The Best Way to Grow Your Money and Bonus for 2019

By Kevin Brauer, Chief Financial Officer, Affinity Federal Credit Union

The end-of-year bonus is a hallowed holiday tradition in many companies. At a time of year that’s all about giving (and splurging), it’s tempting to see a bonus as purely disposable income. While it’s expected that you’ll engage in merriment and buy presents for loved ones at this time of year, you shouldn’t get in the habit of detaching your bonus from your overall financial planning.

Grow Your Money and Bonus

A bonus gives you the opportunity to meet some of your short OR longer-term financial goals. In case you’re wondering what constitutes a short-term goal, saving ten percent of income every month would be an example. A long-term goal would be to pay off all student loans within five years of graduation. Personally, I would rather take the opportunity to let a bonus benefit my future, but the opportunities for saving are truly endless. Also, what works for me may not work for you, which is why it is paramount to find the personalized financial planning tips that suit your life!

While you have the option to spend and save as you wish, there are six considerations you should have in mind for growing your money and making your bonus pay dividends in the future.

6 Ways to Use Your Bonus to Save (and Grow) Your Money

1. Saving is the name of the game. That’s why it’s so important to save for big purchases like a car or a down payment on a house. If you need funds soon, use a savings, certificate or money market account to keep everything liquid and more accessible. Never forget that while we all want the big-ticket items immediately, there are foundational steps needed to get there. This means that you may have to wait for big purchases or adjust the types of accounts you have.

2. Preparing for the unexpected keeps you out of hot water. Big ticket purchases aren’t the only expenses that benefit from building a foundation. Emergency funds are essential for financial wellness because it’s truly impossible to know every surprise life may throw your way, including things like healthcare bills and car repairs. Stashing cash aside for the unexpected will allow you to navigate these scenarios with less stress.

3. Helping out your children and grandchildren now can save you money in the future. You can use money from your bonus to start, or add to, a 529 College Savings Plan. Saving a lump sum over a longer span of time gives your money the power of compounded interest. This also lets you make more on your earnings, which can be a powerful tool when you’re hit with those hefty tuition bills.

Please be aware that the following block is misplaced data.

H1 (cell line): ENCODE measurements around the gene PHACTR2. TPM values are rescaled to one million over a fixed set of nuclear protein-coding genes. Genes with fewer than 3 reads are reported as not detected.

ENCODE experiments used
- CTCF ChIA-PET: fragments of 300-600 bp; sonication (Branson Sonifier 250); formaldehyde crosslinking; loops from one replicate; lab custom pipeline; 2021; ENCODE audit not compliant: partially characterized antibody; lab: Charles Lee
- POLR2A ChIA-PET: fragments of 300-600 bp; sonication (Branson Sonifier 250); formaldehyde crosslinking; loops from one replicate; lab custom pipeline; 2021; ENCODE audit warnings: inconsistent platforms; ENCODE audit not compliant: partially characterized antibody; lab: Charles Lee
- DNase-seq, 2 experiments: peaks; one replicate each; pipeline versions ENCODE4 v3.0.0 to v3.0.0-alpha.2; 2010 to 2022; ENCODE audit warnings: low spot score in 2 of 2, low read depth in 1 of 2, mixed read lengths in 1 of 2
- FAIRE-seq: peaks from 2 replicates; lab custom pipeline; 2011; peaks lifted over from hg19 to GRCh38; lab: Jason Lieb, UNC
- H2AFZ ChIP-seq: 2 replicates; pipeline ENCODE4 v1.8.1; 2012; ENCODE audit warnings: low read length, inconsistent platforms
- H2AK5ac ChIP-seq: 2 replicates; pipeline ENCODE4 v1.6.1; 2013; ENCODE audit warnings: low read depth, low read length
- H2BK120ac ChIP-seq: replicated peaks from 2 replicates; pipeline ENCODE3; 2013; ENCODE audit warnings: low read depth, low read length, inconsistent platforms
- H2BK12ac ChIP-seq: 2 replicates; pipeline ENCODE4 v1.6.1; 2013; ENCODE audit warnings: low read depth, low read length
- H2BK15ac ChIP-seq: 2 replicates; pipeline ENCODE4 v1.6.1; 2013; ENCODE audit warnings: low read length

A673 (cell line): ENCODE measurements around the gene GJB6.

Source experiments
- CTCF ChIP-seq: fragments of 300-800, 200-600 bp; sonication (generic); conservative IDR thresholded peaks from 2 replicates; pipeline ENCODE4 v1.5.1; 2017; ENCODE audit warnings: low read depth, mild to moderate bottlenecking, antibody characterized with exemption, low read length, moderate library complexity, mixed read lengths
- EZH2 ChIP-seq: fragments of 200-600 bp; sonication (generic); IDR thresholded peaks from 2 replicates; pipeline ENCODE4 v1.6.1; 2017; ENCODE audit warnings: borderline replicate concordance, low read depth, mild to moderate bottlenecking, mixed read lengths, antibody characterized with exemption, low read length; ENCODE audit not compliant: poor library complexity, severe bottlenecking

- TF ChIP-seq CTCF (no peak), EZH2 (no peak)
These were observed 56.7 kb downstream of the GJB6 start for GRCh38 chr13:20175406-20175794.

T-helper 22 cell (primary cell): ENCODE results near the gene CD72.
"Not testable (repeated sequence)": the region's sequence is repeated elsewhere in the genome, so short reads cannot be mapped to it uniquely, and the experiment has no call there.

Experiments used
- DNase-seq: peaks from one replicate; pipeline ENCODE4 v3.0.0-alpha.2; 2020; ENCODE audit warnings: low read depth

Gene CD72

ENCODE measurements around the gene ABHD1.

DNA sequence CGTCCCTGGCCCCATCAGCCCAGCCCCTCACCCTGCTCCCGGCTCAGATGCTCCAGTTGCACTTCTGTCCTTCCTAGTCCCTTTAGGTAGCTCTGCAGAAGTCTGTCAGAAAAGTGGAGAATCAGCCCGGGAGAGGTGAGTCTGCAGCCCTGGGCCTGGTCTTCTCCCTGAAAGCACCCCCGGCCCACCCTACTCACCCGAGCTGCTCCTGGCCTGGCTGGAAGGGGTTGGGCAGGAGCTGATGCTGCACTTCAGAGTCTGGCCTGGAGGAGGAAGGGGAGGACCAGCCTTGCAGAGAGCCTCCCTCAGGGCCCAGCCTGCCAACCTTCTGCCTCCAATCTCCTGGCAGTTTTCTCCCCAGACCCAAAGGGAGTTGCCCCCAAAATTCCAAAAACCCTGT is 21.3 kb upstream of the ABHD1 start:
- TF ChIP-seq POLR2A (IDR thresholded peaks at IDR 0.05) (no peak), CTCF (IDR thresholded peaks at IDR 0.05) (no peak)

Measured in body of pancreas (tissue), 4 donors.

4. Making extra principal payments is a good idea. Make an extra principal payment on your mortgage or other loan and reduce the overall interest. This could potentially save you a significant amount of money in the long run and become a best way to grow your money.

5. Keep that credit card debt at bay. To pay down credit card debt, and consolidate debt overall, get ahead of the game and free up money in the future for savings or other expenses. This can be done by paying down one or more of your high-interest debts.

6. Retire by the fire. You can start or add to your retirement savings plan and save more on your bonus by deferring taxes in your employer’s retirement plan, or by opening/contributing to an IRA. If you keep this in mind when saving, you’ll be kicking your feet up by the fireside in no time!

No two people are exactly the same in their financial priorities, options and limitations. Accordingly, each individual who reads this article will have to decide which consideration best suits them. But the main point to keep in mind is that your bonus doesn’t have to be an end-of-year treat that will vanish on January 1. Your bonus can go a long way toward benefitting your life and future in 2019. So, enjoy your end-of-year festivities – and remember, making prudent choices today can pay off in the year to come!

This information is for informational purposes only and is intended to provide general guidance and does not constitute legal, tax, or financial advice. Each person’s circumstances are different and may not apply to the specific information provided. You should seek the advice of a financial professional, tax consultant, and/or legal counsel to discuss your specific needs before making any financial or other commitments regarding the matters related to your condition are made.  

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